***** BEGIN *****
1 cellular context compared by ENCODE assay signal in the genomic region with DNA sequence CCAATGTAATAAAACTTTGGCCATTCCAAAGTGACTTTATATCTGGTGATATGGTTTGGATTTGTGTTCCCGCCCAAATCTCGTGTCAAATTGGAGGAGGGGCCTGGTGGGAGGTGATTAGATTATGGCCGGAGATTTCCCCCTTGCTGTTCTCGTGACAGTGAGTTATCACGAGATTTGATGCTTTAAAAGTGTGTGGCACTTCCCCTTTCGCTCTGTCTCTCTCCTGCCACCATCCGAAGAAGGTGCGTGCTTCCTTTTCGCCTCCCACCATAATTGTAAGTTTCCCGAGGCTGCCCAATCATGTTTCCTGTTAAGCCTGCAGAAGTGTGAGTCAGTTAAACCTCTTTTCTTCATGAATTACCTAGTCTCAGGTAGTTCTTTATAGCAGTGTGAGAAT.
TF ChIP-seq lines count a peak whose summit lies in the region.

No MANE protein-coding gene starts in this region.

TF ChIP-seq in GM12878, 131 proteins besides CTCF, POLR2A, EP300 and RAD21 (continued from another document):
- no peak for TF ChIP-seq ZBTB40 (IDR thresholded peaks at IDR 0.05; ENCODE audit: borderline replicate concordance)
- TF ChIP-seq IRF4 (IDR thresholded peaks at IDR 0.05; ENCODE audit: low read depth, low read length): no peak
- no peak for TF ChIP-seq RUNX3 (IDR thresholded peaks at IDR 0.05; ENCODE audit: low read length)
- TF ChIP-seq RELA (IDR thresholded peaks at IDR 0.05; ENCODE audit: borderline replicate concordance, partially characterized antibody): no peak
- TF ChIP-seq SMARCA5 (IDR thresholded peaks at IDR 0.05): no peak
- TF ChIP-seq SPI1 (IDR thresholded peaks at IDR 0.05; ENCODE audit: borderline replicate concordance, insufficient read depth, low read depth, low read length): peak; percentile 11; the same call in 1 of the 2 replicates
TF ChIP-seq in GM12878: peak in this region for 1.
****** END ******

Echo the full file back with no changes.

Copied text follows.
1 cellular context compared by ENCODE assay signal in the genomic region with DNA sequence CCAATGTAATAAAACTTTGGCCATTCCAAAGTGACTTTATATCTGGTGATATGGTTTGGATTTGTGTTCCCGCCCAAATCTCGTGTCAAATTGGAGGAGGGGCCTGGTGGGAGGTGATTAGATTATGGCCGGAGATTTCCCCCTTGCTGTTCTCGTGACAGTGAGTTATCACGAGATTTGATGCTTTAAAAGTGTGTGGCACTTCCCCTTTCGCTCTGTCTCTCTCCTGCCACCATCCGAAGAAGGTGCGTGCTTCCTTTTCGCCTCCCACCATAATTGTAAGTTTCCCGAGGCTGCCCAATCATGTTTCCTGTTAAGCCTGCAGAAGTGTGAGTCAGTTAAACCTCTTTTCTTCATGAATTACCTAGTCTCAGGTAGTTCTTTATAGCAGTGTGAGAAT.
TF ChIP-seq lines count a peak whose summit lies in the region.

No MANE protein-coding gene starts in this region.

TF ChIP-seq in GM12878, 131 proteins besides CTCF, POLR2A, EP300 and RAD21 (continued from another document):
- no peak for TF ChIP-seq ZBTB40 (IDR thresholded peaks at IDR 0.05; ENCODE audit: borderline replicate concordance)
- TF ChIP-seq IRF4 (IDR thresholded peaks at IDR 0.05; ENCODE audit: low read depth, low read length): no peak
- no peak for TF ChIP-seq RUNX3 (IDR thresholded peaks at IDR 0.05; ENCODE audit: low read length)
- TF ChIP-seq RELA (IDR thresholded peaks at IDR 0.05; ENCODE audit: borderline replicate concordance, partially characterized antibody): no peak
- TF ChIP-seq SMARCA5 (IDR thresholded peaks at IDR 0.05): no peak
- TF ChIP-seq SPI1 (IDR thresholded peaks at IDR 0.05; ENCODE audit: borderline replicate concordance, insufficient read depth, low read depth, low read length): peak; percentile 11; the same call in 1 of the 2 replicates
TF ChIP-seq in GM12878: peak in this region for 1.